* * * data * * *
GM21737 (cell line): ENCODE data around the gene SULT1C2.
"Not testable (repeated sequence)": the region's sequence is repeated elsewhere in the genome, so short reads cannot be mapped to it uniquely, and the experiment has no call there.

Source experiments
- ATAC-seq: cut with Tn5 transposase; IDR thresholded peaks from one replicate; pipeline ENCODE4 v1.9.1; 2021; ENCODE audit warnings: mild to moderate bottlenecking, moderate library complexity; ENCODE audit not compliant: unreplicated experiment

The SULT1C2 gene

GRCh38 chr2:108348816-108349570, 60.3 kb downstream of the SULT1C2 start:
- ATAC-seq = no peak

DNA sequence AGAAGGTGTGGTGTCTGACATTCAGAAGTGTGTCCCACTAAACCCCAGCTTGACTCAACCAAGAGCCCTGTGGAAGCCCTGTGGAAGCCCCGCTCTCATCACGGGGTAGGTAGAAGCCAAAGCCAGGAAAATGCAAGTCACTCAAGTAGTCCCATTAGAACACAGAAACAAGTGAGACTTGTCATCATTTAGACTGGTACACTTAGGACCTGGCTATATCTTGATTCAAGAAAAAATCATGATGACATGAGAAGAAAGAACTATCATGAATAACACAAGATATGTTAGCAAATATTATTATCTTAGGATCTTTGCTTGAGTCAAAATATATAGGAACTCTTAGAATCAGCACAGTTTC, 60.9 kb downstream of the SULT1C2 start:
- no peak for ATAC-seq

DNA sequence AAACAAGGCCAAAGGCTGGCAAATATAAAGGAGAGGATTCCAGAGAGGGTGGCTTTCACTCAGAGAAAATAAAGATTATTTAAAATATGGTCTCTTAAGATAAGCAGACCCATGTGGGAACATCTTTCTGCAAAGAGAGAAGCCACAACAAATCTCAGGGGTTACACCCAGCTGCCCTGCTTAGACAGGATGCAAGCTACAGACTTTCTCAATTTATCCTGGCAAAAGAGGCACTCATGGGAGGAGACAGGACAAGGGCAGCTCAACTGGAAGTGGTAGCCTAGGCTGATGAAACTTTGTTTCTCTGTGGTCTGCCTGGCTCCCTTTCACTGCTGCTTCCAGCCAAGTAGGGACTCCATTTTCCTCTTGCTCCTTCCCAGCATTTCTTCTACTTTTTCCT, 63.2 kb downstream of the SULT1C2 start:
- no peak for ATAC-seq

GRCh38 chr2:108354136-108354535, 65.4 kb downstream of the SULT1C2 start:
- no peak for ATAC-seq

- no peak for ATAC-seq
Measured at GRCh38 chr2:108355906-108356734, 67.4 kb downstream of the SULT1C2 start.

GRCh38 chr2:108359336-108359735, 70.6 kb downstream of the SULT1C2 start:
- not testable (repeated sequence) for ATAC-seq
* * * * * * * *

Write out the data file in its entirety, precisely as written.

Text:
GM21737 (cell line): ENCODE data around the gene SULT1C2.
"Not testable (repeated sequence)": the region's sequence is repeated elsewhere in the genome, so short reads cannot be mapped to it uniquely, and the experiment has no call there.

Source experiments
- ATAC-seq: cut with Tn5 transposase; IDR thresholded peaks from one replicate; pipeline ENCODE4 v1.9.1; 2021; ENCODE audit warnings: mild to moderate bottlenecking, moderate library complexity; ENCODE audit not compliant: unreplicated experiment

The SULT1C2 gene

GRCh38 chr2:108348816-108349570, 60.3 kb downstream of the SULT1C2 start:
- ATAC-seq = no peak

DNA sequence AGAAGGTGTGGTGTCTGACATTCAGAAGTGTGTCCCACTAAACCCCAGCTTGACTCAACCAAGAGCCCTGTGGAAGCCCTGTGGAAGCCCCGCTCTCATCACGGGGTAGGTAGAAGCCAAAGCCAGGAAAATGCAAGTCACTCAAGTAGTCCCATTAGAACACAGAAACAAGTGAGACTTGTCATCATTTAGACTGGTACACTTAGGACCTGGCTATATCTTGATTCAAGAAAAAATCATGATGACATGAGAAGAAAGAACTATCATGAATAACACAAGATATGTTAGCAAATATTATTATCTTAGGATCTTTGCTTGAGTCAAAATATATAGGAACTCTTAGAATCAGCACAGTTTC, 60.9 kb downstream of the SULT1C2 start:
- no peak for ATAC-seq

DNA sequence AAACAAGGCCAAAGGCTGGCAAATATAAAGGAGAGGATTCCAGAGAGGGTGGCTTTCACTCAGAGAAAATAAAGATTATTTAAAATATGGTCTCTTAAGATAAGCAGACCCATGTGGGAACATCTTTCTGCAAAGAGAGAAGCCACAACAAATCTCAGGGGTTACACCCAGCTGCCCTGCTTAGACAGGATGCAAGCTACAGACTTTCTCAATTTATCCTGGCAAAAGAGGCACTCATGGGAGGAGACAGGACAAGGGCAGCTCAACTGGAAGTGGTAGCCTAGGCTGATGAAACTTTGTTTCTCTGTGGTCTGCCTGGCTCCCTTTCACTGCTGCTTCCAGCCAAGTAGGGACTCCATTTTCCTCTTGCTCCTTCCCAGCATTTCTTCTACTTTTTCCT, 63.2 kb downstream of the SULT1C2 start:
- no peak for ATAC-seq

GRCh38 chr2:108354136-108354535, 65.4 kb downstream of the SULT1C2 start:
- no peak for ATAC-seq

- no peak for ATAC-seq
Measured at GRCh38 chr2:108355906-108356734, 67.4 kb downstream of the SULT1C2 start.

GRCh38 chr2:108359336-108359735, 70.6 kb downstream of the SULT1C2 start:
- not testable (repeated sequence) for ATAC-seq